MOSCOW -- The Kremlin will not allow NSA leaker Edward Snowden to harm the United States for the duration of his temporary stay in Russia, Vladimir Putin’s spokesman told the Los Angeles Times.

“While he is here no one will allow him to indulge in any activities aimed against the United States,” Dmitry Peskov said in a telephone interview Saturday morning. “At the same time he is free to meet with whoever and whenever he wants.”

Snowden’s activities in Russia thus will not add tension to U.S.-Russian relations, Peskov implied.

On Friday, White House spokesman Jay Carney said at a briefing in Washington that “the unauthorized release of classified information … is harmful to the national security interests of the United States,” responding to a question whether the U.S. was talking to Germany about Snowden’s recent steps to appeal to that country for help.

“The crimes with which he’s charged are very serious, and it’s certainly our view that the right thing to do in this case is for him to return, or be returned, to the United States to face those charges and to have his day in court.”

Earlier on Friday, German leftist lawmaker Hans-Christian Stroebele made public an open letter handed to him by the former NSA contractor during a meeting in Moscow this week.

In the letter Snowden said that he would like to testify before Congress about the National Security Agency's illegal actions and sounded willing to cooperate with German officials to investigate alleged U.S. snooping in Germany, Stroebele told a news conference in Berlin.

Russia cannot be held responsible for any new leaks associated with Snowden as he left all his archive in Hong Kong before coming to Russia, Peskov said.

“His meeting with somebody in Moscow cannot harm the United States,” he said. “As for the materials which keep appearing in mass media, we are talking about the materials he handed over to some third persons or journalists or whoever else before he made his appearance on the territory of Russia.

“He was granted the status of a temporary refuge, which doesn’t impose restrictions on his meeting with anybody,” Peskov said.

However Peskov implied that the Kremlin would prefer the continuing international fuss around Snowden to subside.

“We could well do without that … as we don’t want it to be happening, but since it is out there it is out there.” he said. “You see, Snowden is not the booty of Russian special services as he is not a Russian agent either, and it was not Russia who invited or brought him here. As you know he emerged here as a kind of uninvited and unexpected guest.”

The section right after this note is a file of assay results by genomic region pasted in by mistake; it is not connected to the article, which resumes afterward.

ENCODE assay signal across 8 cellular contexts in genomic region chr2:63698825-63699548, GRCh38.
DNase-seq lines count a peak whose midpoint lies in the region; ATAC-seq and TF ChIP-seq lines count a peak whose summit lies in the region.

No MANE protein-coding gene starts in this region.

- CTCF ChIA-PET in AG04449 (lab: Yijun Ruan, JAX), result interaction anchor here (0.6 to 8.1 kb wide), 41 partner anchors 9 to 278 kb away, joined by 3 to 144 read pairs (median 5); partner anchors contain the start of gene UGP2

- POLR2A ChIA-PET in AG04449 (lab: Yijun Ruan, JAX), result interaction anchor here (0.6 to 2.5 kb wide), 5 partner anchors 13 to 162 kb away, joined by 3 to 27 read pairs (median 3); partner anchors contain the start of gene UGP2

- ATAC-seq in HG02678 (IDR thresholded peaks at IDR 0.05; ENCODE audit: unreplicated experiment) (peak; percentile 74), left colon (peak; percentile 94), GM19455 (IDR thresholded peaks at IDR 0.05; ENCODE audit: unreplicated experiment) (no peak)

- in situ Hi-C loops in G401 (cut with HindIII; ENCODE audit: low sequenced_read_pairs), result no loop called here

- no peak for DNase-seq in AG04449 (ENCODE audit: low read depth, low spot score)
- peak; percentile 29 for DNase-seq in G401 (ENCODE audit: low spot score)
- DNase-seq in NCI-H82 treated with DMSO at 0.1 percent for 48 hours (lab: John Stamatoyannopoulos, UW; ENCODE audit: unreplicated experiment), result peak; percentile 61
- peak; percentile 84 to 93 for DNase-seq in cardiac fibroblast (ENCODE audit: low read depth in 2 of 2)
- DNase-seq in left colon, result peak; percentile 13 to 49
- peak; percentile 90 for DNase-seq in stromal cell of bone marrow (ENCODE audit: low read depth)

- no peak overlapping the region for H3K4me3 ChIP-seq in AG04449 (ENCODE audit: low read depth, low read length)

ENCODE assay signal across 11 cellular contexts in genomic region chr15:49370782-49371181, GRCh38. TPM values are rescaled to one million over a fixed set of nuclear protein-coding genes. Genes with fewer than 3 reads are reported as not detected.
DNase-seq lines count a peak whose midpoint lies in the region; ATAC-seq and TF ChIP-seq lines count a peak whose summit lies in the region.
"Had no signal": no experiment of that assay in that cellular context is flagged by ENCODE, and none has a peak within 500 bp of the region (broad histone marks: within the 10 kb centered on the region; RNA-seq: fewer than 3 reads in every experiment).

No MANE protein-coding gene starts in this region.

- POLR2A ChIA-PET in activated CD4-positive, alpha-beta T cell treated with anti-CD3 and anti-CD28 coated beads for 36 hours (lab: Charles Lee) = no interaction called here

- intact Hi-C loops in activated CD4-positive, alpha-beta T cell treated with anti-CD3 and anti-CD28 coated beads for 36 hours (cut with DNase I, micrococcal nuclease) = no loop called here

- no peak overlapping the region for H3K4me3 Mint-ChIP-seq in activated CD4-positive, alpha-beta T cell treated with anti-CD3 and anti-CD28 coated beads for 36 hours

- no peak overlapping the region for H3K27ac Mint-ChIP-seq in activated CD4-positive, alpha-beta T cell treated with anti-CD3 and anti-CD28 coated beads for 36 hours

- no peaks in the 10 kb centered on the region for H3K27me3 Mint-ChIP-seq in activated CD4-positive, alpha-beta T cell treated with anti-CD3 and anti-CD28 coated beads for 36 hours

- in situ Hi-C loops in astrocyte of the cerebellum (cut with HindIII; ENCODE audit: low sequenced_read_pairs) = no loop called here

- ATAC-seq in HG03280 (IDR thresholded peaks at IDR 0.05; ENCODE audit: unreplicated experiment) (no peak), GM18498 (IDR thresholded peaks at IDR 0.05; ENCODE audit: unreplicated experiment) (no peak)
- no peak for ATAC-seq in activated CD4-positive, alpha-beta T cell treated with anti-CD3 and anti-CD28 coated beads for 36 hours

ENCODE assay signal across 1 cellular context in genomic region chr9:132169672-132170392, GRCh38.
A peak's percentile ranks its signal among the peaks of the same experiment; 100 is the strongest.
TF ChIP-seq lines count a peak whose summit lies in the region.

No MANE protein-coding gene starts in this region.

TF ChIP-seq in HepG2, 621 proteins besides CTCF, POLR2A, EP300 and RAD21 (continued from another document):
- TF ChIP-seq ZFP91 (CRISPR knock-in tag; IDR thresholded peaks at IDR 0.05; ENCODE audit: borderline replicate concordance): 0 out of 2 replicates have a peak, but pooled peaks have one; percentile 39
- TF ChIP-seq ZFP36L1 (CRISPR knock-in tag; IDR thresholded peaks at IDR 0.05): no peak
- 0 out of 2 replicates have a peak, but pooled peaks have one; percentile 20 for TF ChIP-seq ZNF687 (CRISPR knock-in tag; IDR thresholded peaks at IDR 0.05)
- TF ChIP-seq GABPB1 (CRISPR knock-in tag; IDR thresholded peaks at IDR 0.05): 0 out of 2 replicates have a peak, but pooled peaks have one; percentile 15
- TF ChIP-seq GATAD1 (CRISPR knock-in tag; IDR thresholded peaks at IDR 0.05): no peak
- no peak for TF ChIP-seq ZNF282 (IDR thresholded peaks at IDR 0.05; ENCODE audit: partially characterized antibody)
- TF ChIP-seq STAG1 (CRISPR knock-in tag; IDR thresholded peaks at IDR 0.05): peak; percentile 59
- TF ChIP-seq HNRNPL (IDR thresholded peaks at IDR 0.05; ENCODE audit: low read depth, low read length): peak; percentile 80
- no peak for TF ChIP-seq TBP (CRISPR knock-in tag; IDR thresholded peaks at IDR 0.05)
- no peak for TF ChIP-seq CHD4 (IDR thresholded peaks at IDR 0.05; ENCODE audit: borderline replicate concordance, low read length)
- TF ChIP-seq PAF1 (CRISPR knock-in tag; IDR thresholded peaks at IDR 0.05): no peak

Peskov said that Snowden could leave Russia whenever he wishes. “He is not detained, he is not a prisoner, he is not a criminal,” he said. “Even in the United States he is not a criminal. He can leave Russia at any moment and we can’t dictate to him when and where to go and we cannot be held responsible for it.”

But a senior political scientist in Russia offered a different take. The Kremlin keeps working on promoting its international prestige and “if they could do so at the expense of slightly hurting the image of the United States they would go ahead and do it without much of a second thought,” said Viktor Kremenyuk.

“In place of Obama I wouldn’t be trusting the Kremlin on keeping their word about preventing Snowden from lashing out at the United States from time to time,” Kremenyuk, deputy director of the U.S.A. and Canada Institute, a Moscow-based think tank, said Friday in an interview with The Times. “In his situation, Snowden cannot really meet and talk with any foreign visitor in Moscow without the Kremlin’s sanction or even some encouragement.” 

Snowden’s lawyer, Anatoly Kucherena, said Saturday that should Snowden leave Russia he would automatically lose his status of temporary asylum there.

As of Nov. 1, Snowden is employed by a big Russian Internet company that offered him a sufficient salary, Kucherena said. The name of the company and Snowden’s whereabouts remain undisclosed for safety reasons, Kucherena said.

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sergei.loiko@latimes.com